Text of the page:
One thing for certain: To introduce a new species of flora just for the pleasure of its nomenclature is a dalliance no adventure novel can stand much of. Every time I add a new creation, I must weigh that keen, sparkling detail against its effect on the work as a whole. Is it more of a distraction than an addition? Does it serve the novel’s theme as well as its story and plot? If it is nothing but décor, does it deserve to be excised immediately? On that last score, I know what Chris Kazan would say.
Another troublesome term: Humans. Human beings. What do I get to call a collection of people in a made-up world? The Latin Homo sapiens is obviously right out, but even “human” is fraught with peril. It comes with an extraordinary number of associations, among them human rights, human frailties, and the ongoing debates between creationists and Darwin. The default, then, becomes “people.” Or perhaps, depending on the situation, “rabble,” “the mob,” “the unwashed masses” or “those guys over there.” Or even, dare I say it, “citizens.”
English is a notoriously inclusive language. It absorbs words and concepts from other cultures like a whale sucking down krill. For my purposes, this adhesive quality can be a double-edged sword. English provides me with fabulous variety––an embarrassment of riches––but a fair number of those words remain strongly associated with their native language base, and I would like to suggest that these, within the realm of the fantastic, are off limits.
Examples include “cul-de-sac,” which I have had to discard more than once in writing The Portal, and “petite,” a term that smacks of French, Amelie, and clothing. On the culinary side, even though my characters eventually find their way to a swampy southern city, they can’t go out for shrimp etouffee and gumbo. Such dishes would literally be invasions from another (verboten) world. Shrimp by itself might, however, be allowable.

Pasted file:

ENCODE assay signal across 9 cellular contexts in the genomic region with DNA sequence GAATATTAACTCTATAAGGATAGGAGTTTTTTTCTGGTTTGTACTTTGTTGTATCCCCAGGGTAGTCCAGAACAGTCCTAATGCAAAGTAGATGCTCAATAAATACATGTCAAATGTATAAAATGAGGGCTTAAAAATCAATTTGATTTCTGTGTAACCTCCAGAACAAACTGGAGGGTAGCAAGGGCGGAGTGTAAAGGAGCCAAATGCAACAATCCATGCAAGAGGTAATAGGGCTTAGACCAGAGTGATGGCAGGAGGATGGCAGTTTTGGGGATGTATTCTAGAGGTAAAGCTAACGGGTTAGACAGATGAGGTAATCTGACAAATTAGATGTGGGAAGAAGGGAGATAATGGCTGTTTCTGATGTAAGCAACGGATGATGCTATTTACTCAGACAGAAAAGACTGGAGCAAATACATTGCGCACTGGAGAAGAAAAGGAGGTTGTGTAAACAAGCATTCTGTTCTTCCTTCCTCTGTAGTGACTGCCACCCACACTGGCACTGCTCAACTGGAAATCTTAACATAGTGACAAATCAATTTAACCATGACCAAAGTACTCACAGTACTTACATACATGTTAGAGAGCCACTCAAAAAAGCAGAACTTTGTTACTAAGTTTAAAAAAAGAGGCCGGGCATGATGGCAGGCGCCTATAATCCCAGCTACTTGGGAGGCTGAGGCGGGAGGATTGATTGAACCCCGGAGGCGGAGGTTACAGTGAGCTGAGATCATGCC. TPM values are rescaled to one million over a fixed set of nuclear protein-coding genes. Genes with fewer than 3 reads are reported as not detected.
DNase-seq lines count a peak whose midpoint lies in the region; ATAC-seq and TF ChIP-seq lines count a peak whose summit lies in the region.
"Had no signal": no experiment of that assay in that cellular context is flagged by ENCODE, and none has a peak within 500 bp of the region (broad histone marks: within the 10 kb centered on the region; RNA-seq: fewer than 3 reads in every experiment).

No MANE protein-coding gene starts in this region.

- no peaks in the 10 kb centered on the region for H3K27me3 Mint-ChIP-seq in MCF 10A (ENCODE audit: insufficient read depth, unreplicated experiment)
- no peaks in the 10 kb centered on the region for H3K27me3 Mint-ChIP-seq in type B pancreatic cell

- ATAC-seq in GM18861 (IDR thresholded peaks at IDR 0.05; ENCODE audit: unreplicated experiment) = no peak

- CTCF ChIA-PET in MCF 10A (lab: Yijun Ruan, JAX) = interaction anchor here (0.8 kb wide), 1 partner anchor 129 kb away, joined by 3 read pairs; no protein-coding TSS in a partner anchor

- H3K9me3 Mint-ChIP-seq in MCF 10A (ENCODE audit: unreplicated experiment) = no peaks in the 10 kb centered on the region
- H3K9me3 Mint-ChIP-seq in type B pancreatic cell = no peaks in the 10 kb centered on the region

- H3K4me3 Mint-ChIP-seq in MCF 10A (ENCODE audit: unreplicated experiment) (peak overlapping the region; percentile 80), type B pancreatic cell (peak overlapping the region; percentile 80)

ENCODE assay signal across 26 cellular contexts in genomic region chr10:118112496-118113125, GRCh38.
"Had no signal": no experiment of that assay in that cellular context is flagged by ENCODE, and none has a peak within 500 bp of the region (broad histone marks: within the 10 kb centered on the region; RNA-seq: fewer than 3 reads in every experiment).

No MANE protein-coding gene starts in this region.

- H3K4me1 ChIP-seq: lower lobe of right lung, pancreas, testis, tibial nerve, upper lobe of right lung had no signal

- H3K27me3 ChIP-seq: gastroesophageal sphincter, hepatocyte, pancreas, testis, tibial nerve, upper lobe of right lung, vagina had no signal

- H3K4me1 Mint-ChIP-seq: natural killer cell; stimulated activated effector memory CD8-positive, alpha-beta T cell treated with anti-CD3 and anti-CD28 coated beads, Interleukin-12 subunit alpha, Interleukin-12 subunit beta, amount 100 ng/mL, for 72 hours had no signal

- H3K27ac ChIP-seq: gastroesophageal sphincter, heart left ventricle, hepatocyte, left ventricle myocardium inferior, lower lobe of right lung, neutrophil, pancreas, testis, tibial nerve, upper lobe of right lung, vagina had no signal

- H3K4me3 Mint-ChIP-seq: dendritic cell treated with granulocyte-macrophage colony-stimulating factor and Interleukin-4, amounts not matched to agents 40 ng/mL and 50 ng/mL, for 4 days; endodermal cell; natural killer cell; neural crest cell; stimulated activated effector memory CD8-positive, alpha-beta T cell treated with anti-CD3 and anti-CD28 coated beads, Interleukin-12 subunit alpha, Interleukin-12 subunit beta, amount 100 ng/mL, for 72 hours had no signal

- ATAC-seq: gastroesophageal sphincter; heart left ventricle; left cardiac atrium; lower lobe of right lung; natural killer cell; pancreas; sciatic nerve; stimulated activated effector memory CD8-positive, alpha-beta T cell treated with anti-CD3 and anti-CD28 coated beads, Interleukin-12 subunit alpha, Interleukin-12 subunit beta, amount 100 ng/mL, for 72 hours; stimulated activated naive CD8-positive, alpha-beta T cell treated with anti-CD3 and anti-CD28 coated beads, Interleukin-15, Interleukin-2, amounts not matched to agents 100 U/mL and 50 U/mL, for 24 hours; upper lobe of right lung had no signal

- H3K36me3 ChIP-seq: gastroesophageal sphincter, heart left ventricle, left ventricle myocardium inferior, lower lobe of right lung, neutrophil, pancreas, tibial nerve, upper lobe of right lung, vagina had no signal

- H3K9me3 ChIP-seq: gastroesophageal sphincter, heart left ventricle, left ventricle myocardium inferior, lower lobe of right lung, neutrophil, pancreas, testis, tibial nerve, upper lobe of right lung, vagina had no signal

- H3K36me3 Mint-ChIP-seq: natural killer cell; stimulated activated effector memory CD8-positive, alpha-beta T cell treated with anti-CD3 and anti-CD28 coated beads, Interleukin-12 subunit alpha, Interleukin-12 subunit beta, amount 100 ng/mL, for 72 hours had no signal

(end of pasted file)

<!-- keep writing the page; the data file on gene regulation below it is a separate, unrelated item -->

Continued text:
So, out with French. Out with Russian (nyet, nyet, Nannette). Out with Italian, too. Otherworldly heroes and heroines don’t take their leave by saying “Ciao.”
Of course, virtually anything with an Anglo-Saxon flavor is acceptable, but to hew too closely to those thick, urgent phonemes is to limit oneself to sex-talk and cursing––and while those, too, have their place, a certain moderation would be in order. (When characters do curse, they might well be better off with invented idioms like “By my beard!”––although if I ever read that trite and tired example again, I shall probably throw the Anglo-Saxing book across the Anglo-Saxing room.)
A quick word on tone and diction level. Because a good many adventure fictions come loaded up with a certain amount of sturm and drang, they would not survive long if they were to suddenly employ words like “cute” and “yummy.” Or imagine this alternate-universe Michael Moorcock: “Elric woke at first light, feeling delightfully peppy.”
Ultimately, all these decisions have the ring of the subjective, and final arbitration lies in a kind of perpetually adjudicated joint custody, with the author and the reader as the two plaintiffs. As Howard Andrew Jones wisely said, every work of fantasy literature is an act of translation, otherwise it couldn’t be written in the first place. Nobody in the mystical realms of Nehwon or Three Firs speaks English, after all. But, we have to write the story somehow, and English, in an English-speaking world, is readily at hand. What follows then is a basic matter of word choice (what Twain called the difference between the lightning and the lightning bug). Fantasy writers of the world-building kind must rely on both good common sense and on the critical euphony of a finely tuned ear. They must deploy words that are as accurate and vital as “humanly” possible, words that never once distract or lurch the reader out and away from the hermetic creation the author intends.
Now. Your turn, gentle reader. What words and phrases have you encountered in your reading that threw you clear out of the book? Or, for those of you who also write, what terms did you (sadly, reluctantly, even tearfully) jettison from your arsenal?